Content

Content 2012 Session 1 - Anticipate: The future of content. Melanie Howard of The Future Foundation on the key trends that will shape the near future

The second speaker of the day was Melanie Howard, Executive Chair of The Future Foundation . She told those present that she wouldn't be telling the audience what the future of content marketing is, as no one can actually say what the future will hold. Instead she would look at ideas around the future.

She said that agencies need to think about the future and what their role could be in constructing it. It shouldn´t be purely about anticipating the future but about driving it too.

She then talked about three different future trends, long term, mid term and short term, but suggested that agencies often tended to think too short term in focussing on trends and emerging media platforms. We have an overwhelming need to have an idea of what is hot and on trend and sometimes this means we ignore longer term, more substantive trends.

One key bit of advice Melanie gave to agencies was to look five years into the future and see where individuals are moving and tailor products to meet their needs.

To highlight this she showed a series of examples of scenarios she has worked on. This included a visionary scenario where people had what she termed 'a seven day weekend' and only came to work when they were inspired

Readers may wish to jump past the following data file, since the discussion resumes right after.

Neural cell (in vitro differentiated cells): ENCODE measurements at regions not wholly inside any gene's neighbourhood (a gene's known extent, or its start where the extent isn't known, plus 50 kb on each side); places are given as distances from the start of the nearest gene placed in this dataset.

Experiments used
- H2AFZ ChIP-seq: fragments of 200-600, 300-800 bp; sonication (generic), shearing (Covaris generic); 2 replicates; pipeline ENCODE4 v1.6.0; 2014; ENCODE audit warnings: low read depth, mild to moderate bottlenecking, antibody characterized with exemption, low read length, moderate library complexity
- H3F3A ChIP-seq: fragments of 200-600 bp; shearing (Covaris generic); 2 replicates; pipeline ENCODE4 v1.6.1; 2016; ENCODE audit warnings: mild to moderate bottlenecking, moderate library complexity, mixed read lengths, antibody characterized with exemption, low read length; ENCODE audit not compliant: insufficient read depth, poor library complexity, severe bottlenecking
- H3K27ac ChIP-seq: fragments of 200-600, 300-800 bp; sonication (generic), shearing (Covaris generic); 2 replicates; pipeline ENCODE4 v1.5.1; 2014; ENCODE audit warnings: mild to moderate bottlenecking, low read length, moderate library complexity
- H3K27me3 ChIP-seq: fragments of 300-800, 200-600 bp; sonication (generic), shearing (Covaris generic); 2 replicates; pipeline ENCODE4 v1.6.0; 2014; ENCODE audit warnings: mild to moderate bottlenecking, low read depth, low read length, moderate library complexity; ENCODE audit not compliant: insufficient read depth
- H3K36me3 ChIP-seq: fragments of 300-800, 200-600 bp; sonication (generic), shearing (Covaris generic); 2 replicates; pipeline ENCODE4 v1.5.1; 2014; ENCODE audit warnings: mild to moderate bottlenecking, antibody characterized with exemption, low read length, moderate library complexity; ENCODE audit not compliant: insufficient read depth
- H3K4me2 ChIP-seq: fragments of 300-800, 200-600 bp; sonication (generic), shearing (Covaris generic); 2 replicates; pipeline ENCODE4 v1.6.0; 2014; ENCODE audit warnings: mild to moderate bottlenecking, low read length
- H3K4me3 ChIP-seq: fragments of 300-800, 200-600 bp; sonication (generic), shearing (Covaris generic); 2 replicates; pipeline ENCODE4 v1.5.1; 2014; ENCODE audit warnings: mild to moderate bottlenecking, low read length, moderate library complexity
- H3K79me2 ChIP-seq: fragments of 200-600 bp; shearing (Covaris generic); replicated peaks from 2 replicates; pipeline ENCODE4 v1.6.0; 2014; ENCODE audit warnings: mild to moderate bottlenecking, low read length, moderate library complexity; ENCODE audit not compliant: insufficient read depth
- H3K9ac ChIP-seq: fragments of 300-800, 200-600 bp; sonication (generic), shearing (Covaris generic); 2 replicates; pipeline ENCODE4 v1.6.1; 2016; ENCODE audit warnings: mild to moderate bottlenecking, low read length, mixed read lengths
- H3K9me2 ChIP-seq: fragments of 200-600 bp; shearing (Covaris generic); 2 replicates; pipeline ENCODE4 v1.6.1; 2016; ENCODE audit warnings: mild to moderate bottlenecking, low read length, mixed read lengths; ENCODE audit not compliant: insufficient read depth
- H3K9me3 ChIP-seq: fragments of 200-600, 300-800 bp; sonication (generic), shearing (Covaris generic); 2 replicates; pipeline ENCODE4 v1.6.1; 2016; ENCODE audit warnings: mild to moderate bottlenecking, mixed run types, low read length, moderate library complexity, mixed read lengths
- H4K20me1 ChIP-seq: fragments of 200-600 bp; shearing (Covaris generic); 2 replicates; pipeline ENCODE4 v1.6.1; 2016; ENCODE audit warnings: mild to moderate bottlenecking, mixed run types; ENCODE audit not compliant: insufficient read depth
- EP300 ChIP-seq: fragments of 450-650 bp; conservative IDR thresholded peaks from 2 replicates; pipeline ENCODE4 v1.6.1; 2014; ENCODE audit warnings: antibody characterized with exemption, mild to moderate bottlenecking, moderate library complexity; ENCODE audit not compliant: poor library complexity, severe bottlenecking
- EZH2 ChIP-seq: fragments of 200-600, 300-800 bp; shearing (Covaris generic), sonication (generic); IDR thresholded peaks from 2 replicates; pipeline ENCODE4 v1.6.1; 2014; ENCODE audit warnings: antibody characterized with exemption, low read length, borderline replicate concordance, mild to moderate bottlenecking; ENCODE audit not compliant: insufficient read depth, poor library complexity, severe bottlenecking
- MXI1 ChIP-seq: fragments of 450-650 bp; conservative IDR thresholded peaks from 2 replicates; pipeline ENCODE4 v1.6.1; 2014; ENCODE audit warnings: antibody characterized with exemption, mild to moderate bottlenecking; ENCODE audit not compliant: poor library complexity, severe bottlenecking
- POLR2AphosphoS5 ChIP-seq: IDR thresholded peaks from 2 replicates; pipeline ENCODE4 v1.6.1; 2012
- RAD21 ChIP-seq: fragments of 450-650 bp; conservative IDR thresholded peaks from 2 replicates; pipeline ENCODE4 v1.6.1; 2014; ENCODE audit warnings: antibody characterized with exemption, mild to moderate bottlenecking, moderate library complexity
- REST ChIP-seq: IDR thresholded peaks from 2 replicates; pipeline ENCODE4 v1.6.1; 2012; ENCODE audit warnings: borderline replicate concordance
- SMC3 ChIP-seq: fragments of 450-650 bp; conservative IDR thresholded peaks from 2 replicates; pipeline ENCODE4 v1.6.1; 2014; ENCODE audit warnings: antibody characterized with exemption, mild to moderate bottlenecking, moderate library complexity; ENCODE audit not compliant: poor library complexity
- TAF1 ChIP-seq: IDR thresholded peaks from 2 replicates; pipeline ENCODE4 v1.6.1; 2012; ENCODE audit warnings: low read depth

She also referred to work on the future of marketing she undertook for the IPA in 2006. The two key trends she predicted was the growth of network marketing, which the ad agencies have focused on and secondly the development of content advertising and creating stories for brands. Melanie added that ad agencies were slow to get their heads round this latter point and that it has created a very real opportunity for existing content marketing agencies.

Melanie concluded her presentation by sharing several key trends that she sees are already emerging.

Firstly Magic nostalgic -  the ability to create an emotional connection that is linked to the past. This especially potent in time of austerity and even more powerful if it can deliver traditional values in a modern way.

Secondly the end of adventure. Our lives are so organised now. For example each time we book a hotel we already know a lot about where we are staying via the web. Now we have a desire for something a bit riskier and spontaneous.

Thirdly gamification, an ongoing trend which will continue to permeate industries from gaming through to supermarket shopping.

Melanie concluded her roundup by talking about a concept she called murdered by modernity in which people crave space away from connected devices like phones, tablets etc. Apparently 50% of us never switch our phones and will respond to work emails when out of work hours. 

Posted in CMA news
28thNov 2012


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